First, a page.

Bryah Resources has revealed optimism for its multi-commodity approach after announcing high-grade findings at the Gabanintha project in Western Australia this month.
The company’s positivity follows a drilling program that produced samples of gold exceeding 30 grams/tonne, validating a 2017 program at the Tumblegum South gold prospect.
Bryah’s drill testing of a first target west of the main area also returned one metre at 13.4 grams/tonne of gold, highlighting the potential of an additional prospect.
As Bryah prepares a maiden mineral resource estimate for Tumblegum South, managing director Neil Marston credits the contribution that joint venture partner, OM Holdings (OMH), has made to Gabanintha’s progress.
“The joint venture with OMH is really a significant strategy for us,” Marston tells Australian Mining. “Although their ongoing demand is for manganese, it leaves Bryah able to spend our own money looking for other minerals such as copper-gold.”
With the project less than 60 kilometres from high-grade copper mines such as Sandfire Resources’ Degrussa mine, Bryah’s primary focus is finding larger copper-gold deposits.
“With new exploration licenses in the last couple of months, we’ve now got over 1000 square kilometres of ground that has interesting exploration results that haven’t been followed up since the 1980s,” Marston continues.
Bryah’s track record of exploration transactions has been supported by OMH forming the joint venture with the Perth-based junior.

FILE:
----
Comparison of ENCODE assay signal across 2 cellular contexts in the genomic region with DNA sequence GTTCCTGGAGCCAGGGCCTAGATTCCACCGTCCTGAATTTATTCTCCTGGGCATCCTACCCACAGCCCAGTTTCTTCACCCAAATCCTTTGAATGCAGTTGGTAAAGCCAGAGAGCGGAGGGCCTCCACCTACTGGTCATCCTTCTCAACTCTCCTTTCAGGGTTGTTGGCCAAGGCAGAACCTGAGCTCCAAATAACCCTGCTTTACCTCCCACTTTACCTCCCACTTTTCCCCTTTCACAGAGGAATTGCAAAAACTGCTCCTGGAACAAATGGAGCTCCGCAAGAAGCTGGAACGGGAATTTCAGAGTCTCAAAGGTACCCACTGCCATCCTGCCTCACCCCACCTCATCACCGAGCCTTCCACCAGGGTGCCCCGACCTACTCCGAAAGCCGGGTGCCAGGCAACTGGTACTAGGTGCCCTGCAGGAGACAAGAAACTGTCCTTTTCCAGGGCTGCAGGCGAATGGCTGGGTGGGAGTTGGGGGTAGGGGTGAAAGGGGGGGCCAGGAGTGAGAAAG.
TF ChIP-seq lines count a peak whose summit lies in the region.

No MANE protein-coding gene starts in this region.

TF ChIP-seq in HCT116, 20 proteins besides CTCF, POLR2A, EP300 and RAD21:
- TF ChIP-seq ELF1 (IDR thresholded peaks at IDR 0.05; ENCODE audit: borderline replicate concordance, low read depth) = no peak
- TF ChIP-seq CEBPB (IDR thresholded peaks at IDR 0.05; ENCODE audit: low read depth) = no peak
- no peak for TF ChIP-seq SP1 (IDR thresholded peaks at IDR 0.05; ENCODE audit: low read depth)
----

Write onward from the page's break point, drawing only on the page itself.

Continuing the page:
“The JV with OMH came out of taking the opportunity to evaluate something which we didn’t think had much value initially,” Marston says.
“We’ve certainly found that there has been a real opportunity for us to advance the manganese production story into a positive cash flow business.”
A positive cash flow position at Bryah also stems from acquiring opportunities in secure commodities from an investor perspective, such as gold.
“I think with the global financial post-GFC condition, we are still seeing a lot of people feeling uncomfortable with money sitting in a bank account,” Marston says.
“There seems to be an appetite amongst investors to hold physical gold, as holding gold is more secure than holding something like cryptocurrency.”
Marston says Bryah has copper’s encouraging future in mind, with demand for the base metal as an ingredient for renewable energy projects and electric vehicles forecast to surge in the coming years.
Bryah plans to drill deeper at its projects by using hi-tech methodologies such as geophysics, gravity surveys, artificial intelligence (AI) and remote sensor-type methodologies.
“As demand increases, we can use the latest technology and high-resolution air photography to reassess the area. It saves us time and helps us identify the right high-priority spots,” Marston says.
With shareholders seeing the ability of Bryah to work on two fronts, enabled by the efficiency of smart technologies, the company’s future is potentially golden.
“I don’t think there’s any shortage of new discoveries to be found. I’m very optimistic about the future from the commodities and mining industry perspective,” Marston says.
Bryah’s mineral resource estimate for Tumblegum South is scheduled for release by Christmas.